MINNEAPOLIS (WCCO) — The Green Line opening is just the newest chapter in the rich, storied history of University Avenue.
Minneapolis and St. Paul were connected in 1890 with the creation of the street car system, according to Chad Roberts with the Ramsey County Historic Society.
“The original cars were drawn by horses,” Roberts said.
He says it didn’t take long before street cars dominated how people in those days got from one point of the Twin Cities to another.
“We have 500 hundred miles of track at one point. You could go from White Bear Lake to Lake Minnetonka,” Roberts said.
The cars might have moved slower than today’s light rail, but riders appreciated their reliability.
“You knew where it was going to be and you knew it was going to be on time,” he said. “We’re talking at the peak of use, every three minutes you could catch a street car.”
And the busiest stretch was University Avenue, that vital link connecting two bustling cities. As stops were created along the route, business boomed.
“It used to be the only direct route. You could get there other ways, but it was the main drag and everything was on University Avenue. Car dealerships, bars, restaurants,” Roberts said. “The coolest places to go were on University Avenue.”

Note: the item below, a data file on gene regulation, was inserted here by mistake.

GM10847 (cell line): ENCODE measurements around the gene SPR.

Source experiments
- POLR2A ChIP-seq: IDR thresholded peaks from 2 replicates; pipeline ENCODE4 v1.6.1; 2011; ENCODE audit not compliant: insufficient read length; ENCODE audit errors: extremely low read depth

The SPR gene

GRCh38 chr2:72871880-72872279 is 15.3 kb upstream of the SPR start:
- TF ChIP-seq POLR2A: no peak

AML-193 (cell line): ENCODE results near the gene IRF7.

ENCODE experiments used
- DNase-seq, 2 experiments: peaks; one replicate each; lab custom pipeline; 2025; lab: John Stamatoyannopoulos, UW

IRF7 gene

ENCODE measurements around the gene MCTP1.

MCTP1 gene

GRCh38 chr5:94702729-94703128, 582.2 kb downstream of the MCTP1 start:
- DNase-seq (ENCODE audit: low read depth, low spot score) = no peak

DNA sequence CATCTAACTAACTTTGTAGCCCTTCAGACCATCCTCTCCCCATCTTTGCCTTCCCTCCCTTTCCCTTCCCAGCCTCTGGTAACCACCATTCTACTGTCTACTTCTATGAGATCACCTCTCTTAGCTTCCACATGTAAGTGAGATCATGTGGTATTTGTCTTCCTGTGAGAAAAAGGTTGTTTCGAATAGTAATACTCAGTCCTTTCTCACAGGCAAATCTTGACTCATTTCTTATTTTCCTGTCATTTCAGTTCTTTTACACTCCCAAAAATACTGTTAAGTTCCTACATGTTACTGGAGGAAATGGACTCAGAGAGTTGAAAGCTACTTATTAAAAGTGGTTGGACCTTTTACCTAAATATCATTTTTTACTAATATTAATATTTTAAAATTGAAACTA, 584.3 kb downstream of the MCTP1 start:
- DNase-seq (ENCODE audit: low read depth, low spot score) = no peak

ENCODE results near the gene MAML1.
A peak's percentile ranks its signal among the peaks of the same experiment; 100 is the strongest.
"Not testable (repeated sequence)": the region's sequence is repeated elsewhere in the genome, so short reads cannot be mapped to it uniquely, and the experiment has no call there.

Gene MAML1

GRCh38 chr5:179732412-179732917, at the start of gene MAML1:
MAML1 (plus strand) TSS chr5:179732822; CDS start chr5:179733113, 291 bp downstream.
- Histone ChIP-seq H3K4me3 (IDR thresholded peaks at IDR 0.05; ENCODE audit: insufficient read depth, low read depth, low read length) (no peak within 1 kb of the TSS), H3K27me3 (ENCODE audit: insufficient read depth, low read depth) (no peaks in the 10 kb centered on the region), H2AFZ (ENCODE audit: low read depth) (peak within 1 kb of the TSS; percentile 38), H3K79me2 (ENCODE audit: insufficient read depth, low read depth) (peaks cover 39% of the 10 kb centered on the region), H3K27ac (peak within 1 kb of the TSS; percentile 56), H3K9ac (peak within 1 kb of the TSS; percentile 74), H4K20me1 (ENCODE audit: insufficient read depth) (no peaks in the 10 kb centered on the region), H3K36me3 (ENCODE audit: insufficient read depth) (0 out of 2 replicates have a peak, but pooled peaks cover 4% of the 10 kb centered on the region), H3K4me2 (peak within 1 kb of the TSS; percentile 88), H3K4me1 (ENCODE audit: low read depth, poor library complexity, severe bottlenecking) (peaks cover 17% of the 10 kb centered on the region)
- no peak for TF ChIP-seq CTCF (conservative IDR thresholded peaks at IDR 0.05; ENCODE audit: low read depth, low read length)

But popularity of street cars took a toll with the rise of the automobile.
“People wanted the freedom and so ridership really fell,” he said.
By the 1950s, buses replaced street cars, but people weren’t sad to see them go. They tipped over the cars and even lit them on fire.
“What were they going to do with all these street cars? There’s hundreds of them. So they’d knock them off the tracks and destroy them,” he said.
In the decades that followed, University Avenue has gone through its share of booms and busts. But there are hopes that the Green Line will bring back what street cars once did for life along the corridor.
“We’re running through neighborhoods that … went through a period of decline. But we’ve seen a lot of new investment from immigrants and businesses, and so the light rail coming through is going to help all of those,” Roberts said.
Historians say the opening of the Green Line could be the beginning of University Avenue’s next rise, something we could read about in history books.
“This is one of those opportunities we have in the present to know something happening today is gonna have a dramatic impact going forward, so we’re documenting that,” Roberts said.
That’s where the Ramsey County Historical Society wants your help. They’re asking Minnesotans to help document the story of the Green Line.
Participants are asked to keep a journal, take video, paint, draw or even create a dance that embodies the feeling of the day and film it.
The works created will be exhibited in downtown St. Paul’s Landmark Center next June on the one-year anniversary of the line opening.
Prizes will be awarded, and first place gets $500. Click here for more information.